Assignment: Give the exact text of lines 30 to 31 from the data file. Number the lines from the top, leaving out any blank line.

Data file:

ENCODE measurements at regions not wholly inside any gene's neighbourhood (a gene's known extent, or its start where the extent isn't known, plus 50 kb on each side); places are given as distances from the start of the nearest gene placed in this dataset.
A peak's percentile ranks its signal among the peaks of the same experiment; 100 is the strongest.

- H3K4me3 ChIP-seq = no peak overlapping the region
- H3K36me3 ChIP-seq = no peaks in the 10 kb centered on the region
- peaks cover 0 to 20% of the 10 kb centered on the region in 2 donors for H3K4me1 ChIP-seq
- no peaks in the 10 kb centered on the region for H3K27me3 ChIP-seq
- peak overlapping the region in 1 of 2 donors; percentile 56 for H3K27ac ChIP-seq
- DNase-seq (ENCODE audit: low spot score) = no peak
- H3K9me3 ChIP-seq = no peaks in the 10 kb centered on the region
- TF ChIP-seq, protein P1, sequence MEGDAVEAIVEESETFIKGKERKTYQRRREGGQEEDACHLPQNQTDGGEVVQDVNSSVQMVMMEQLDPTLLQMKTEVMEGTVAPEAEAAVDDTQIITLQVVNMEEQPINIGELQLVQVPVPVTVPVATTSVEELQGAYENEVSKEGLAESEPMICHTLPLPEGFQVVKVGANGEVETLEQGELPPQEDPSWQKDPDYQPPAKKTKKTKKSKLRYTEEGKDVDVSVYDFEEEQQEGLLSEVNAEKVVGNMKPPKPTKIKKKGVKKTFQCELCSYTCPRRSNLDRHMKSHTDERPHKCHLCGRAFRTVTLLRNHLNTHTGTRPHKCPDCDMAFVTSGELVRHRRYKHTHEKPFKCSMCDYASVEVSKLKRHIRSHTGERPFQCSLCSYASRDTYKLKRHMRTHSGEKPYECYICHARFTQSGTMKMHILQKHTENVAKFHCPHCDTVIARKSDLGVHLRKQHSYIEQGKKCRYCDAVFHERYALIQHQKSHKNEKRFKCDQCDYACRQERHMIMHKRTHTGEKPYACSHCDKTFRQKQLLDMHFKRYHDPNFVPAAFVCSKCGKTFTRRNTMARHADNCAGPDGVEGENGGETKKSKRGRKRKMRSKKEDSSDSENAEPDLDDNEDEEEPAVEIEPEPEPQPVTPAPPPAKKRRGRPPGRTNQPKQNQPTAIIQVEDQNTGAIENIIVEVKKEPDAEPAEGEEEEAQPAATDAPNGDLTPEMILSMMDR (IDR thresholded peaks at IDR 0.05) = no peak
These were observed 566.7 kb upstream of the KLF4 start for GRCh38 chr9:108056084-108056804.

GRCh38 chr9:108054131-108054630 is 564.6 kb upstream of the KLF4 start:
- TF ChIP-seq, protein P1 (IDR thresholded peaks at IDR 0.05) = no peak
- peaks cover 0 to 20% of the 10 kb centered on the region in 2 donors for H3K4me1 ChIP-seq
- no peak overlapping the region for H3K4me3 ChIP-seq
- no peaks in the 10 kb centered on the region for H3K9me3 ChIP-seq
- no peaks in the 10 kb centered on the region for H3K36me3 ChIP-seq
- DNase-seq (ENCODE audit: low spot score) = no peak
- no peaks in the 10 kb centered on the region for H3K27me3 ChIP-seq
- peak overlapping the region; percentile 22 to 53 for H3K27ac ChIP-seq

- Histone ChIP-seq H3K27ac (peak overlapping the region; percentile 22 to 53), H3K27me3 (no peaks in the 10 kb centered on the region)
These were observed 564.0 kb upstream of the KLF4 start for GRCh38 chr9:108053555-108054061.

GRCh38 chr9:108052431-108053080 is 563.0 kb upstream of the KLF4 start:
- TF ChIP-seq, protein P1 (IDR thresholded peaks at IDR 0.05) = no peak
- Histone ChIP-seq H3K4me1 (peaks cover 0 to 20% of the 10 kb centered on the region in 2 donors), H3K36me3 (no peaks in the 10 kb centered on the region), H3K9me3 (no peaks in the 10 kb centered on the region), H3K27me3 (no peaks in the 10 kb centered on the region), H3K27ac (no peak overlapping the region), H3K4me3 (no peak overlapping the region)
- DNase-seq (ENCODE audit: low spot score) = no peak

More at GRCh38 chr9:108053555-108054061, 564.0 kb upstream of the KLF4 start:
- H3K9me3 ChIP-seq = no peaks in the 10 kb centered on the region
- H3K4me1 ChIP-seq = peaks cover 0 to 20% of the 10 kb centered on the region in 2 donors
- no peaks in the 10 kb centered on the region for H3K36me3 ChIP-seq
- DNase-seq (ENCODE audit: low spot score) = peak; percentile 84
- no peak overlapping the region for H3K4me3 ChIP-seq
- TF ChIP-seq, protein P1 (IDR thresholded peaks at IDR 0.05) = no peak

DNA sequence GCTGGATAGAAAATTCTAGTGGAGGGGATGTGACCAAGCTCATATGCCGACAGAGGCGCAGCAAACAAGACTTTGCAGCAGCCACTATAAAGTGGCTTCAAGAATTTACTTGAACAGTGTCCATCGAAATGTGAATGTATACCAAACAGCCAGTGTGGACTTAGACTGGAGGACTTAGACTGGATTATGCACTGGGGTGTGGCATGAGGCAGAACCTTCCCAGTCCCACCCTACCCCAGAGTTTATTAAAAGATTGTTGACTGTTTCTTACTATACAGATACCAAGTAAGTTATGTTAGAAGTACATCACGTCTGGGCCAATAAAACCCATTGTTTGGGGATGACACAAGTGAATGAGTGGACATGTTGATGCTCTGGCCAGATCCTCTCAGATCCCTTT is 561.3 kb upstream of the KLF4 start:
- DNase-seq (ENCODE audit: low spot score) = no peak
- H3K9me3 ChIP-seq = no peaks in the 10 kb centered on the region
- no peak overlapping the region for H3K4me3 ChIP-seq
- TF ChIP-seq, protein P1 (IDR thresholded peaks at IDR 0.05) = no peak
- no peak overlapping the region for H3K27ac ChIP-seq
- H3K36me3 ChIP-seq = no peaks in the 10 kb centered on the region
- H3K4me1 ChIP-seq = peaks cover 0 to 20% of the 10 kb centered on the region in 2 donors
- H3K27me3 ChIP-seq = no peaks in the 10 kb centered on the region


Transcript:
- no peaks in the 10 kb centered on the region for H3K36me3 ChIP-seq
- DNase-seq (ENCODE audit: low spot score) = peak; percentile 84